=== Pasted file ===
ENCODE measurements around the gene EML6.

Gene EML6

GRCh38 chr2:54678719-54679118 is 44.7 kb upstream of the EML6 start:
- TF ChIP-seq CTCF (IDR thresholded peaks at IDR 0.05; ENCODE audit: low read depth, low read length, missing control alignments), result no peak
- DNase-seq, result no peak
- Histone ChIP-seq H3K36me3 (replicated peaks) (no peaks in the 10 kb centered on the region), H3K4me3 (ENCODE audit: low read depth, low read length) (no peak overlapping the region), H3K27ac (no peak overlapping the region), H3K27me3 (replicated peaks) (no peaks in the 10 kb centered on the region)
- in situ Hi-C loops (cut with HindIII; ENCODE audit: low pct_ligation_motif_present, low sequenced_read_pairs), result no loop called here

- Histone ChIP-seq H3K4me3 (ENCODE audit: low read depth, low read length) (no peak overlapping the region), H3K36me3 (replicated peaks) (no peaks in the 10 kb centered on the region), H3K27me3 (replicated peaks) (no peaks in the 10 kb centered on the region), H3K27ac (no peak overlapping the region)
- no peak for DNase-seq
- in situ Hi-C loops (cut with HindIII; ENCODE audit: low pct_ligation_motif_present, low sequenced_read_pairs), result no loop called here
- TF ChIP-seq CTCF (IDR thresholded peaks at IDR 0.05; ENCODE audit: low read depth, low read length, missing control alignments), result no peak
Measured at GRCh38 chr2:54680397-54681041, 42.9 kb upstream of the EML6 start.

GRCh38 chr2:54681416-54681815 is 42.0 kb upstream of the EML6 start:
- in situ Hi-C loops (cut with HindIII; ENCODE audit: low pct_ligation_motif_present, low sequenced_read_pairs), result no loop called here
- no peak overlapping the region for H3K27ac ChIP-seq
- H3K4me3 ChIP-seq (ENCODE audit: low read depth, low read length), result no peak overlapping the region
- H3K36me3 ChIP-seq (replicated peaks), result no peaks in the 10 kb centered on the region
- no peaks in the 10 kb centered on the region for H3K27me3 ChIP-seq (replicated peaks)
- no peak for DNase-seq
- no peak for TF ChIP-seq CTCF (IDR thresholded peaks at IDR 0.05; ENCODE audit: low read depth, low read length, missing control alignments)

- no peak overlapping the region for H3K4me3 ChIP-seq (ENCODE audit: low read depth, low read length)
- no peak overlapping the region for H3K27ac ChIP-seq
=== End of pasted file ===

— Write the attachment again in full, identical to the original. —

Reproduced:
ENCODE measurements around the gene EML6.

Gene EML6

GRCh38 chr2:54678719-54679118 is 44.7 kb upstream of the EML6 start:
- TF ChIP-seq CTCF (IDR thresholded peaks at IDR 0.05; ENCODE audit: low read depth, low read length, missing control alignments), result no peak
- DNase-seq, result no peak
- Histone ChIP-seq H3K36me3 (replicated peaks) (no peaks in the 10 kb centered on the region), H3K4me3 (ENCODE audit: low read depth, low read length) (no peak overlapping the region), H3K27ac (no peak overlapping the region), H3K27me3 (replicated peaks) (no peaks in the 10 kb centered on the region)
- in situ Hi-C loops (cut with HindIII; ENCODE audit: low pct_ligation_motif_present, low sequenced_read_pairs), result no loop called here

- Histone ChIP-seq H3K4me3 (ENCODE audit: low read depth, low read length) (no peak overlapping the region), H3K36me3 (replicated peaks) (no peaks in the 10 kb centered on the region), H3K27me3 (replicated peaks) (no peaks in the 10 kb centered on the region), H3K27ac (no peak overlapping the region)
- no peak for DNase-seq
- in situ Hi-C loops (cut with HindIII; ENCODE audit: low pct_ligation_motif_present, low sequenced_read_pairs), result no loop called here
- TF ChIP-seq CTCF (IDR thresholded peaks at IDR 0.05; ENCODE audit: low read depth, low read length, missing control alignments), result no peak
Measured at GRCh38 chr2:54680397-54681041, 42.9 kb upstream of the EML6 start.

GRCh38 chr2:54681416-54681815 is 42.0 kb upstream of the EML6 start:
- in situ Hi-C loops (cut with HindIII; ENCODE audit: low pct_ligation_motif_present, low sequenced_read_pairs), result no loop called here
- no peak overlapping the region for H3K27ac ChIP-seq
- H3K4me3 ChIP-seq (ENCODE audit: low read depth, low read length), result no peak overlapping the region
- H3K36me3 ChIP-seq (replicated peaks), result no peaks in the 10 kb centered on the region
- no peaks in the 10 kb centered on the region for H3K27me3 ChIP-seq (replicated peaks)
- no peak for DNase-seq
- no peak for TF ChIP-seq CTCF (IDR thresholded peaks at IDR 0.05; ENCODE audit: low read depth, low read length, missing control alignments)

- no peak overlapping the region for H3K4me3 ChIP-seq (ENCODE audit: low read depth, low read length)
- no peak overlapping the region for H3K27ac ChIP-seq